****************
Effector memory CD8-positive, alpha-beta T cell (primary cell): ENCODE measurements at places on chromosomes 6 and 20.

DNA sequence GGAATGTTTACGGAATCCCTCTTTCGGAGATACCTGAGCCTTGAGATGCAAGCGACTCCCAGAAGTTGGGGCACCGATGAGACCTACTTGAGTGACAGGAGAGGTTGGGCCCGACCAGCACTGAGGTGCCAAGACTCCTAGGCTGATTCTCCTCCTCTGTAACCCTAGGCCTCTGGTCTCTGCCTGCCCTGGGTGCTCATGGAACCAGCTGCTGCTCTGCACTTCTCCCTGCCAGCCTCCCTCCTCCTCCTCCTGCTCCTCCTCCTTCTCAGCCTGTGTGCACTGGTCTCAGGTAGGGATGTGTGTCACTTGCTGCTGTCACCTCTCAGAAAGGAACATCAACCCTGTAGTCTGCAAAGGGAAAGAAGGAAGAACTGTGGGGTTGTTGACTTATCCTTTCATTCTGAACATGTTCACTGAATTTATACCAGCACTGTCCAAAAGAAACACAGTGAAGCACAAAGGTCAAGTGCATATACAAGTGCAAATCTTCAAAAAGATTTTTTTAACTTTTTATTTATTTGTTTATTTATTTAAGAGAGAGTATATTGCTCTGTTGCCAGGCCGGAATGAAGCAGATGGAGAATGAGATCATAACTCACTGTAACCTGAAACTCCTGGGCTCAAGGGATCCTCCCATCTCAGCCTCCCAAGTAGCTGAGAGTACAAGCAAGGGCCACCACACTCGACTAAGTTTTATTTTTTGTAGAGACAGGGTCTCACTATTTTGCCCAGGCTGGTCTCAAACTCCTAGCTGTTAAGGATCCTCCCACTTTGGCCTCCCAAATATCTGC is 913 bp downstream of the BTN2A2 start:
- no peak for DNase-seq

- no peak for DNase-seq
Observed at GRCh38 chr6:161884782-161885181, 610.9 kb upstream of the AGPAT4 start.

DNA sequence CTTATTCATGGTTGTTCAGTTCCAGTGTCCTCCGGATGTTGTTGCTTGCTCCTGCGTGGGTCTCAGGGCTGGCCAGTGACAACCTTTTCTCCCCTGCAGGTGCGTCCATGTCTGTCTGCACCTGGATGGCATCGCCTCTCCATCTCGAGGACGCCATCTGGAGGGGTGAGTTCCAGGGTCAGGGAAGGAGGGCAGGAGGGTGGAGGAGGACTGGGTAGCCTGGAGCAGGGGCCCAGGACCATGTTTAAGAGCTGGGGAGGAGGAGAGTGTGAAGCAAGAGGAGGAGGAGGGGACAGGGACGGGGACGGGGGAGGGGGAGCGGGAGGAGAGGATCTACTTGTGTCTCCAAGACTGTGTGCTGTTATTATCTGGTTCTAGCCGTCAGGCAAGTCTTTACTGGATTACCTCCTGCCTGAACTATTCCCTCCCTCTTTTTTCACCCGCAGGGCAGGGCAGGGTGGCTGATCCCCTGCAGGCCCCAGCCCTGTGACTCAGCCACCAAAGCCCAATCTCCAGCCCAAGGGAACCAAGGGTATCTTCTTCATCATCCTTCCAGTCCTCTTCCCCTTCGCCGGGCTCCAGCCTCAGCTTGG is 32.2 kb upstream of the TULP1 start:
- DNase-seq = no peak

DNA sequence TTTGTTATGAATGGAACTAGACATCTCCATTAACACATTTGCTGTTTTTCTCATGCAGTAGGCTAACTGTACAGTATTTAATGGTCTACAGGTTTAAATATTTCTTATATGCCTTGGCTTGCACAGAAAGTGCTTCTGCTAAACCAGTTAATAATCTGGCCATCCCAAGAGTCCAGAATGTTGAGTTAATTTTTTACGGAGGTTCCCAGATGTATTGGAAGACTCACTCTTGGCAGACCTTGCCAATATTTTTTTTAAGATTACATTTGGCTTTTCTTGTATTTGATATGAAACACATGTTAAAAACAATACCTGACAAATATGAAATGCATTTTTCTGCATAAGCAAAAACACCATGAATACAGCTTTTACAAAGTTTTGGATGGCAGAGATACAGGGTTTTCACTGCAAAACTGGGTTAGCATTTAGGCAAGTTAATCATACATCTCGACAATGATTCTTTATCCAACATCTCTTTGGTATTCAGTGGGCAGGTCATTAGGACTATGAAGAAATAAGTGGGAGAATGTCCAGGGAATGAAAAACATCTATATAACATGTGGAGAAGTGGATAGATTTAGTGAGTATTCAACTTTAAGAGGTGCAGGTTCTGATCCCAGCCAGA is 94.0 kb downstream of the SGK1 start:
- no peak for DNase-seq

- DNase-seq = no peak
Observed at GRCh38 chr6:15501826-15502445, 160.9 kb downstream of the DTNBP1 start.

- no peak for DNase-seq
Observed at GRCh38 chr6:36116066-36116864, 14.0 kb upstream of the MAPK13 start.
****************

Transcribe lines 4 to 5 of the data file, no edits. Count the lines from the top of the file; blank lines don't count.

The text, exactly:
- no peak for DNase-seq
Observed at GRCh38 chr6:161884782-161885181, 610.9 kb upstream of the AGPAT4 start.